In the past year, India and Pakistan have taken steps to boost trade ties and improve people-to-people contact in a bid to defuse tensions. Although their six-decade dispute about Kashmir still festers, the two countries say they it is important for them to normalize ties.

You May Like

Photogallery Americans Celebrate Thanksgiving With Feasts, Festivities

Holiday traditions include turkey dinners, 'turkey trots,' American-style football and New York parade with giant balloons More

Video For Obama, Ferguson Violence is a Personal Issue

With two years left in term, analysts say, president has less to lose by taking conversation on race further More

Video Italian Espresso Expands Into Space

When Italian astronaut Samantha Cristoforetti headed for the ISS, her countrymen worried how she would survive six months drinking only instant coffee More

This forum has been closed.
Comments
     
There are no comments in this forum. Be first and add one

Featured Videos

Your JavaScript is turned off or you have an old version of Adobe's Flash Player. Get the latest Flash player.
To Make A Living, Nairobi Street Vendors Face Legal Hurdles, Physical Violencei
X
Lenny Ruvaga
November 27, 2014 7:05 PM
The Nairobi City Council has been accused of brutality in dealing with hawkers in the Central Business District - in order to stop them from illegally selling their wares on the streets. Lenny Ruvaga has more for VOA News from the Kenyan capital.
Video

Video To Make A Living, Nairobi Street Vendors Face Legal Hurdles, Physical Violence

The Nairobi City Council has been accused of brutality in dealing with hawkers in the Central Business District - in order to stop them from illegally selling their wares on the streets. Lenny Ruvaga has more for VOA News from the Kenyan capital.
Video

Video For Obama, Ferguson Violence is a Personal Issue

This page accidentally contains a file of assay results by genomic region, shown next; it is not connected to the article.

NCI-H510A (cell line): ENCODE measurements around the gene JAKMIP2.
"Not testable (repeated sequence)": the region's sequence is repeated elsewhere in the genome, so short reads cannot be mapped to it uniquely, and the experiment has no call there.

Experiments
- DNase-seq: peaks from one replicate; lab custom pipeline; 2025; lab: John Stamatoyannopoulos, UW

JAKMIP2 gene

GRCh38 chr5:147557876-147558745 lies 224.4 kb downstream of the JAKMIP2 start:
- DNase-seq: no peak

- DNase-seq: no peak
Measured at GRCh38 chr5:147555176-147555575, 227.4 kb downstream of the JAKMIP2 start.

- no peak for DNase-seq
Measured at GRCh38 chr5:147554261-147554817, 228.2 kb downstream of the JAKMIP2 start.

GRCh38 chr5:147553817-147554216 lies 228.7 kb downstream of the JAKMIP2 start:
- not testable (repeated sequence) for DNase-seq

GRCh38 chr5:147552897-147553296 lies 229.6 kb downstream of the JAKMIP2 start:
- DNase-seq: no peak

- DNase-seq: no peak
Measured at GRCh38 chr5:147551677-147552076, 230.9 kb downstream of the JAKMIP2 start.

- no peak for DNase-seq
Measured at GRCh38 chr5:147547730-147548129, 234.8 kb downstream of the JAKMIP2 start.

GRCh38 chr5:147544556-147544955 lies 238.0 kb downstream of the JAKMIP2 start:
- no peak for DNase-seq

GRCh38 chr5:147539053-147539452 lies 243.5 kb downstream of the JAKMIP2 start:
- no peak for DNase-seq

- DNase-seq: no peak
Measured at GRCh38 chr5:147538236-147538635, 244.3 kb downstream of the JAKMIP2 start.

Throughout the crisis in Ferguson, Missouri, President Barack Obama has urged calm, restraint and respect for the rule of law. But the events in Ferguson have prompted him to call — more openly than he has before — for profound changes to end the racism and distrust that he believes still exists between whites and blacks in the United States. VOA White House correspondent Luis Ramirez reports.
Video

Video Online Magazine Gets Kids Discussing Big Questions

Teen culture in America is often criticized for being superficial. But an online magazine has been encouraging some teenagers to explore deeper issues, and rewarding their efforts. VOA religion reporter Jerome Socolovsky went to this year’s Kidspirit awards ceremony in New York.
Video

Video US Community Kicks Off Thanksgiving With Parade

Thursday is Thanksgiving in the United States, a holiday whose roots go back to the country's earliest days as a British colony. One way Americans celebrate the occasion is with parades. Anush Avetisyan takes us to one such event on the day before Thanksgiving near Washington, where a community's diversity is on display. Joy Wagner narrates
Video

Video Aung San Suu Kyi: Myanmar Opposition to Keep Pushing for Constitutional Change

Myanmar opposition leader Aung San Suu Kyi says she and her supporters will continue pushing to amend a constitutional clause that bars her from running for president next year. VOA's Than Lwin Htun reports from the capital Naypyitaw in this report narrated by Colin Lovett.
Video

Video Mali Attempts to Shut Down Ebola Transmission Chain

Senegal and Nigeria were able to stop small Ebola outbreaks by closely monitoring those who had contact with the sick person and quickly isolating anyone with symptoms. Mali is now scrambling to do the same. VOA’s Anne Look reports from Mali on what the country is doing to shut down the chain of transmission.